Quantifying the role of airborne transmission in the spread of COVID-19
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There is an ongoing debate on the different transmission modes of SARS-CoV-2 and their relative contributions to the pandemic. In this paper, we employ a simple mathematical model, which incorporates both the human-to-human and environment-to-human transmission routes, to study the transmission dynamics of COVID-19. We focus our attention on the role of airborne transmission in the spread of the disease in a university campus setting. We conduct both mathematical analysis and numerical simulation, and incorporate published experimental data for the viral concentration in the air to fit model parameters. Meanwhile, we compare the outcome to that of the standard SIR model, utilizing a perturbation analysis in the presence of multiple time scales. Our data fitting and numerical simulation results show that the risk of airborne transmission for SARS-CoV-2 strongly depends on how long the virus can remain viable in the air. If the time for this viability is short, the airborne transmission route would be inconsequential in shaping the overall transmission risk and the total infection size. On the other hand, if the infectious virus can persist in aerosols beyond a few hours, then airborne transmission could play a much more significant role in the spread of COVID-19.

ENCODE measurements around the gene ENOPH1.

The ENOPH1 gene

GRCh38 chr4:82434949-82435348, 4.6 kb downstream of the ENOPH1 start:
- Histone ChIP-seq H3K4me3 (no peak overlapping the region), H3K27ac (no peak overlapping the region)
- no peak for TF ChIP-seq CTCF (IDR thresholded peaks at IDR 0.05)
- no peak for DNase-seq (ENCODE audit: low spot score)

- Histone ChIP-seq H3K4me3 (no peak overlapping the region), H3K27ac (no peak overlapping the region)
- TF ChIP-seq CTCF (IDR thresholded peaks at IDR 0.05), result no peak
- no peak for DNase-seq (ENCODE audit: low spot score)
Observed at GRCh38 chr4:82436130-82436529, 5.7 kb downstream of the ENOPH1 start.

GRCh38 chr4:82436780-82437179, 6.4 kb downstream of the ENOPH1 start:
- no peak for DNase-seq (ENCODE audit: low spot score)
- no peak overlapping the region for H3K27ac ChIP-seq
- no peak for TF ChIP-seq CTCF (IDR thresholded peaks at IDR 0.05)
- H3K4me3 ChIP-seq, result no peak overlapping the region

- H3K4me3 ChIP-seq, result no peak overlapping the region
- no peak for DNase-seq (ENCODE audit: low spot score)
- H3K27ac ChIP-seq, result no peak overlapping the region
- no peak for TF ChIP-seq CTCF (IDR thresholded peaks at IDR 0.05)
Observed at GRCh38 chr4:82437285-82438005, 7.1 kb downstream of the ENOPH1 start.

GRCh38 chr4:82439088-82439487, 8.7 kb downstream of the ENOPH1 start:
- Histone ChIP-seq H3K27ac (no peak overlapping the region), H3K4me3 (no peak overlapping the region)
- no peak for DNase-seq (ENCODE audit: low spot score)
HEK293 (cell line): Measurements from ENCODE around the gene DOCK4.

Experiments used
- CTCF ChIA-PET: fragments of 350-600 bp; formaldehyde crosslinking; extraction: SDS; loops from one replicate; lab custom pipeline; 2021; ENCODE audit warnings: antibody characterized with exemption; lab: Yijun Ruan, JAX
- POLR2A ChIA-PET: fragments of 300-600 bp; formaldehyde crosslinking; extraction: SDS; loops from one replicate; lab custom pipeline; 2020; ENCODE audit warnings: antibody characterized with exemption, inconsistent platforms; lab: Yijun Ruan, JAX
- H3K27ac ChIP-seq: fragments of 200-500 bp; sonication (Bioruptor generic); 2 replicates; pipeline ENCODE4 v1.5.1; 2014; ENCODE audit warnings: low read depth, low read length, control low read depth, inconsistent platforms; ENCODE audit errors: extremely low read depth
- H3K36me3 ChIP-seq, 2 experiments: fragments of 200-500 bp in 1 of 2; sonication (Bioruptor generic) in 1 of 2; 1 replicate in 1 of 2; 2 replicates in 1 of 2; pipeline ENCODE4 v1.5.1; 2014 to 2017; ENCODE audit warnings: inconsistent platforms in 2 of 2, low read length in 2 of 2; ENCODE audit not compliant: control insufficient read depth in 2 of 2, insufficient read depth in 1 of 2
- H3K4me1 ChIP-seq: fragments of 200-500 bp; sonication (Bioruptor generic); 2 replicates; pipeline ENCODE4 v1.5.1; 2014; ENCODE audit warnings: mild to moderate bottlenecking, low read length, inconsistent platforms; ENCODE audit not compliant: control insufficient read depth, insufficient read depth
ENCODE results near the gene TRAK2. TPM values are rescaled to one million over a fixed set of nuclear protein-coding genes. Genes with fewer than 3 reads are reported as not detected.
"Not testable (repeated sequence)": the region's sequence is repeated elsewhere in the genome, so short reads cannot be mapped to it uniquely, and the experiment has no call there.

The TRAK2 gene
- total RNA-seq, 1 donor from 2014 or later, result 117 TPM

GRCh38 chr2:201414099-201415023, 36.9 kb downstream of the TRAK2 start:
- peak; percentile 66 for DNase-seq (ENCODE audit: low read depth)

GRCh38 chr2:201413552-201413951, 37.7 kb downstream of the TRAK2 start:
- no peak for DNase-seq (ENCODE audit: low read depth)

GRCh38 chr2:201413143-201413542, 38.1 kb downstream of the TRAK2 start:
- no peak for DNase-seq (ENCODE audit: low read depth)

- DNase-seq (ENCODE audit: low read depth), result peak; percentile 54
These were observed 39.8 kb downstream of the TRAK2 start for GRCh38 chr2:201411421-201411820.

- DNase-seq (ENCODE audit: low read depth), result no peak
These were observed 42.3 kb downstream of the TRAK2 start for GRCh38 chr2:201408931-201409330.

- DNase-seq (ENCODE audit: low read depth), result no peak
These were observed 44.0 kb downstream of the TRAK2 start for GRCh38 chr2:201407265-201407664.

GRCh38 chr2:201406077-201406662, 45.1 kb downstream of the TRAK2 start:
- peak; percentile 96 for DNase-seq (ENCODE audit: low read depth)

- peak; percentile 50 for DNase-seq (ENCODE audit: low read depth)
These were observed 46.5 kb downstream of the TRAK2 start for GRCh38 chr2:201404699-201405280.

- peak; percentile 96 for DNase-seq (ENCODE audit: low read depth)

Hayden, M., Morrow, B., Yang, W., & Wang, J. (2023). Quantifying the role of airborne transmission in the spread of COVID-19. Math. Biosci. Eng, 20, 587-612.